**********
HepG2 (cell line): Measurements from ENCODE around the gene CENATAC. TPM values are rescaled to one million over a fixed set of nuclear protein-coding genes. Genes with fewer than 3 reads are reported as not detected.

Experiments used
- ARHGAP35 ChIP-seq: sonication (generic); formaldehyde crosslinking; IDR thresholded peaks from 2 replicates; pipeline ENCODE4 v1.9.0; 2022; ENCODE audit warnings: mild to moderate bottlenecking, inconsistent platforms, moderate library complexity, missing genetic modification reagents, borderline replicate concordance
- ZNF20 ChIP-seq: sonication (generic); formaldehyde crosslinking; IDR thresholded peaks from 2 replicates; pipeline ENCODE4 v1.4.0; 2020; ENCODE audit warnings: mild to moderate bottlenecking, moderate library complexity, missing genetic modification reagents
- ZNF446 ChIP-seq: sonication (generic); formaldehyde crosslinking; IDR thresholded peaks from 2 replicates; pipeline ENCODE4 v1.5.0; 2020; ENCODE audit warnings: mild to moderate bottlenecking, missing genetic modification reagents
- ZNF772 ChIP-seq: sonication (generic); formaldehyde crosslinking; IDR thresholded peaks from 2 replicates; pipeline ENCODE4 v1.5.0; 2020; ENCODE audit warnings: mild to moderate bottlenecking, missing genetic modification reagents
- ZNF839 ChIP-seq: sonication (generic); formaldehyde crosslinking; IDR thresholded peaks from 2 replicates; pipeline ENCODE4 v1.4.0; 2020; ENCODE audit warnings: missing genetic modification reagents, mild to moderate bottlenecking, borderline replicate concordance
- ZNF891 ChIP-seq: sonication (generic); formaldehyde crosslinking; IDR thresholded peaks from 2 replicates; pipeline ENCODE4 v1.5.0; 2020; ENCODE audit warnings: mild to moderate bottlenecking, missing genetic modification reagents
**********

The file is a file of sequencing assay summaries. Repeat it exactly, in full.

HepG2 (cell line): Measurements from ENCODE around the gene CENATAC. TPM values are rescaled to one million over a fixed set of nuclear protein-coding genes. Genes with fewer than 3 reads are reported as not detected.

Experiments used
- ARHGAP35 ChIP-seq: sonication (generic); formaldehyde crosslinking; IDR thresholded peaks from 2 replicates; pipeline ENCODE4 v1.9.0; 2022; ENCODE audit warnings: mild to moderate bottlenecking, inconsistent platforms, moderate library complexity, missing genetic modification reagents, borderline replicate concordance
- ZNF20 ChIP-seq: sonication (generic); formaldehyde crosslinking; IDR thresholded peaks from 2 replicates; pipeline ENCODE4 v1.4.0; 2020; ENCODE audit warnings: mild to moderate bottlenecking, moderate library complexity, missing genetic modification reagents
- ZNF446 ChIP-seq: sonication (generic); formaldehyde crosslinking; IDR thresholded peaks from 2 replicates; pipeline ENCODE4 v1.5.0; 2020; ENCODE audit warnings: mild to moderate bottlenecking, missing genetic modification reagents
- ZNF772 ChIP-seq: sonication (generic); formaldehyde crosslinking; IDR thresholded peaks from 2 replicates; pipeline ENCODE4 v1.5.0; 2020; ENCODE audit warnings: mild to moderate bottlenecking, missing genetic modification reagents
- ZNF839 ChIP-seq: sonication (generic); formaldehyde crosslinking; IDR thresholded peaks from 2 replicates; pipeline ENCODE4 v1.4.0; 2020; ENCODE audit warnings: missing genetic modification reagents, mild to moderate bottlenecking, borderline replicate concordance
- ZNF891 ChIP-seq: sonication (generic); formaldehyde crosslinking; IDR thresholded peaks from 2 replicates; pipeline ENCODE4 v1.5.0; 2020; ENCODE audit warnings: mild to moderate bottlenecking, missing genetic modification reagents